Twenty years from now, when youâ€™re watching the Kobe Bryant biography on ESPN Classic3, December of 2004 will be painted as the nadir of his career. Heâ€™s the villain â€” not for the alleged sexual assault (he never received more love from the L.A. fans then when having to make court appearances during the day then flying home for a night game) â€” but for being the guy still standing in Laker gear after the breakup of a championship squad.
This season itâ€™s been fashionable for media close to the team and far away to pile on Kobe. His ego was too big (but Shaqâ€™s and Philâ€™s werenâ€™t). His contract demands were over the top (but Shaqâ€™s and Philâ€™s werenâ€™t). He drove Karl Malone away (Malone was looking for an out, people). Then, using the jersey sales issue as proof, the media could prove that everyone had turned on Kobe.
But mark my words, the story of Kobe in the general media is going to follow the â€œBehind the Musicâ€ story arc. Kobe will be back on top by the end of the hour. There may or may not be another championship, but he will again be loved by the fans and there will be talk about his status as one of the gameâ€™s greats, with an outpouring of love and stories about how he â€œturned his life and image around.â€ Retro Kobe jerseys will be all the rage.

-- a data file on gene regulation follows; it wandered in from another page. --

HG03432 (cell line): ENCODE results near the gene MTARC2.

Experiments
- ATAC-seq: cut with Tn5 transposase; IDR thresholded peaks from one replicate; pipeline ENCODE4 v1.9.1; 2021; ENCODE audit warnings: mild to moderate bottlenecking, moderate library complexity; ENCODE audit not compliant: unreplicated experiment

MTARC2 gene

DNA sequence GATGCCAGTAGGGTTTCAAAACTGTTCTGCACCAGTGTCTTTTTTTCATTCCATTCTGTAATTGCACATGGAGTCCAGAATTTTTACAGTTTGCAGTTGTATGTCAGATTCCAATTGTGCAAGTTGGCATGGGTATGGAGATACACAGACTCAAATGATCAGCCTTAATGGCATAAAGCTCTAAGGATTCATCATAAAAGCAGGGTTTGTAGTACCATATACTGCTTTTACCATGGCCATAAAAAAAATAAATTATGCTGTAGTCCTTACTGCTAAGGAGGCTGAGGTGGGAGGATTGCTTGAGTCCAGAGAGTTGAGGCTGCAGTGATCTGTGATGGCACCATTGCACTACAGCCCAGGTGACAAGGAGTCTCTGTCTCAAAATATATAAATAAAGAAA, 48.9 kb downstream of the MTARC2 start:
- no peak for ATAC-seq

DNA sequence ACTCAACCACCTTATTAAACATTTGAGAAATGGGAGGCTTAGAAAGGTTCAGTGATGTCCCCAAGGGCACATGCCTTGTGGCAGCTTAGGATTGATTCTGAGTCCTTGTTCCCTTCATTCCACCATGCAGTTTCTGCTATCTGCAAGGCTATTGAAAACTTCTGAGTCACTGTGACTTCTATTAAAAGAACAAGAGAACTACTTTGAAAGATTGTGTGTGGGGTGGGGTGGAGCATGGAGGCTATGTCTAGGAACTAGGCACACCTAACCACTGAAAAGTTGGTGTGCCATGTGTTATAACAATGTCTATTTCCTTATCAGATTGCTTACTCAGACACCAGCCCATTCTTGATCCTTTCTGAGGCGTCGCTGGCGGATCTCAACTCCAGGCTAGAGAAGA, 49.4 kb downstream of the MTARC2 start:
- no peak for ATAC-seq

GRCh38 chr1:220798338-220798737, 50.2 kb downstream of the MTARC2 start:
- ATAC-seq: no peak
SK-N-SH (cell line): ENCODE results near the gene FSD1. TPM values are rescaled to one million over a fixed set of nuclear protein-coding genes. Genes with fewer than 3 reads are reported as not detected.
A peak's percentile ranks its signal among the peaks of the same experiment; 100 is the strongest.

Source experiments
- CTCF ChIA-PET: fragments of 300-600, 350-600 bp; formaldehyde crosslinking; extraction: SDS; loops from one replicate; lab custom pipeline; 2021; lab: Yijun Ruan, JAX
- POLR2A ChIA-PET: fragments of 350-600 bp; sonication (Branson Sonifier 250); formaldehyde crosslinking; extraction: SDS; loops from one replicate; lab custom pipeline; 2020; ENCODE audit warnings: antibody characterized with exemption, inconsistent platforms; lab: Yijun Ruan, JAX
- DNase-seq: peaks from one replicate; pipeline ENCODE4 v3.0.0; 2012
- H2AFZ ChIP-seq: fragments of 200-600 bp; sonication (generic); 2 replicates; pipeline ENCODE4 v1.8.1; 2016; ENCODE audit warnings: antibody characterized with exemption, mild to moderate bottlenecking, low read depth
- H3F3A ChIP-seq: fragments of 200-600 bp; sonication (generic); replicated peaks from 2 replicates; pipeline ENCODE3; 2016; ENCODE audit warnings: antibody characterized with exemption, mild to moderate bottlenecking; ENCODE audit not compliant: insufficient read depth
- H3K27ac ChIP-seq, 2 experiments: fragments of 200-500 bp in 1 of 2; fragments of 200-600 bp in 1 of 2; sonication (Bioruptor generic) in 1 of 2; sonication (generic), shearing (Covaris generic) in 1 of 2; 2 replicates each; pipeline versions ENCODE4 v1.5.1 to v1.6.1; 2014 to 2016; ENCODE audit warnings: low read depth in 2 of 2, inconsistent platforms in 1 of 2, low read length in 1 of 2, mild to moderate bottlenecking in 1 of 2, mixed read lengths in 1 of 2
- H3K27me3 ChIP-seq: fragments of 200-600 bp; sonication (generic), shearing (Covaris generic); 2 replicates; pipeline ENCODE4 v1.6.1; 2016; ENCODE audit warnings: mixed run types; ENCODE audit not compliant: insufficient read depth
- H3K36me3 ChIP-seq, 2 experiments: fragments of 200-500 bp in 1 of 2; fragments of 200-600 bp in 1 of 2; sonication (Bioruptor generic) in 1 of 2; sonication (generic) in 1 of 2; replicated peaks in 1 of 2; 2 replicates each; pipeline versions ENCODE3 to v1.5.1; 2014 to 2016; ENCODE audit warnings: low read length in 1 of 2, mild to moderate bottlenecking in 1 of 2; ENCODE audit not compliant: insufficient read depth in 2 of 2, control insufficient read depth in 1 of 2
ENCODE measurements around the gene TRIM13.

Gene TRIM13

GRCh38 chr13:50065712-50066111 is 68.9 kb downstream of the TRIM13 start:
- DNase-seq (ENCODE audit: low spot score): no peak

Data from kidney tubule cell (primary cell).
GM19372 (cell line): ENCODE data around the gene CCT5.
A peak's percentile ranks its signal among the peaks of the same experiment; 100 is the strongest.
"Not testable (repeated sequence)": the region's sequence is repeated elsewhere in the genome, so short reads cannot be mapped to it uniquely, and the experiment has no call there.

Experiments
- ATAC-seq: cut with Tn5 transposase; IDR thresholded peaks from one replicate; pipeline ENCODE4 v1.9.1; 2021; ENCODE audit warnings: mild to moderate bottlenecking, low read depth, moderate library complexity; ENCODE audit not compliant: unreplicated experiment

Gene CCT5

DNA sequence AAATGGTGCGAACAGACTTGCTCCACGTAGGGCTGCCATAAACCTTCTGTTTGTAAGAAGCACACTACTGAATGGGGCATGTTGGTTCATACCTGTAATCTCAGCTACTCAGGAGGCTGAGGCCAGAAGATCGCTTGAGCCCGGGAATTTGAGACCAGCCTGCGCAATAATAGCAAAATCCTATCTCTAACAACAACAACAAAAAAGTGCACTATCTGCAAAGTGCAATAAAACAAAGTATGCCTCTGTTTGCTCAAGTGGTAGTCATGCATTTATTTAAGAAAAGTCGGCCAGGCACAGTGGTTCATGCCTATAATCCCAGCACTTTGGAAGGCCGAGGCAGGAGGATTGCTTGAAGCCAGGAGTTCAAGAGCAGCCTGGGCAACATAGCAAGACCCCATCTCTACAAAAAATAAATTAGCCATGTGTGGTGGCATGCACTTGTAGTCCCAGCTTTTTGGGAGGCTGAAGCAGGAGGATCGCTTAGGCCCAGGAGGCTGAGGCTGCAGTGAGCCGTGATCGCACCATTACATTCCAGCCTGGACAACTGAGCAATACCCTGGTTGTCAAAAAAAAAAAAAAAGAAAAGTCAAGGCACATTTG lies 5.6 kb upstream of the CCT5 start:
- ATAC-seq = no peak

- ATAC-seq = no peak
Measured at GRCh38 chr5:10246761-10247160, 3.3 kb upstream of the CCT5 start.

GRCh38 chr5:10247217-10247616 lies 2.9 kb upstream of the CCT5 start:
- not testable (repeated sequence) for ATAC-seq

Thereâ€™s nothing new here, this follows a classic American pattern. We build up a star, we tear him or her down, and then, if they keep doing what we want them to do, we welcome them back with open arms. Trust me, three years from now, if Kobe doesnâ€™t shoot himself in the foot, he will again be loved and popular. We are a nation that forgives.
Former Los Angeles Daily News writer Mark Stein started that process this week on ESPN.com, and while others may not be writing it, they are thinking it.
To be honest, everything that has happened with Kobe has changed and tarnished my opinion of him somewhat, and I know he’s made mistakes and brought some of this on himself. But itâ€™s also given me a more fleshed-out view of the man. Heâ€™s human and made mistakes, I wonder if heâ€™s smart enough to have learned from them. I wonder if he observed and absorbed enough during the three championship years â€” and the years that fell short â€” to see what it takes to lead a team there again. I think I have a better understanding of his ego and competitiveness, and how he wouldnâ€™t be where he is without them. I wonder if he does. I wonder how much he has grown, and if he will be a better leader and person for all of it.
Itâ€™s no longer a perfectly flattering picture of Kobe I carry around in my head, but a realistic one. And itâ€™s not a bad one.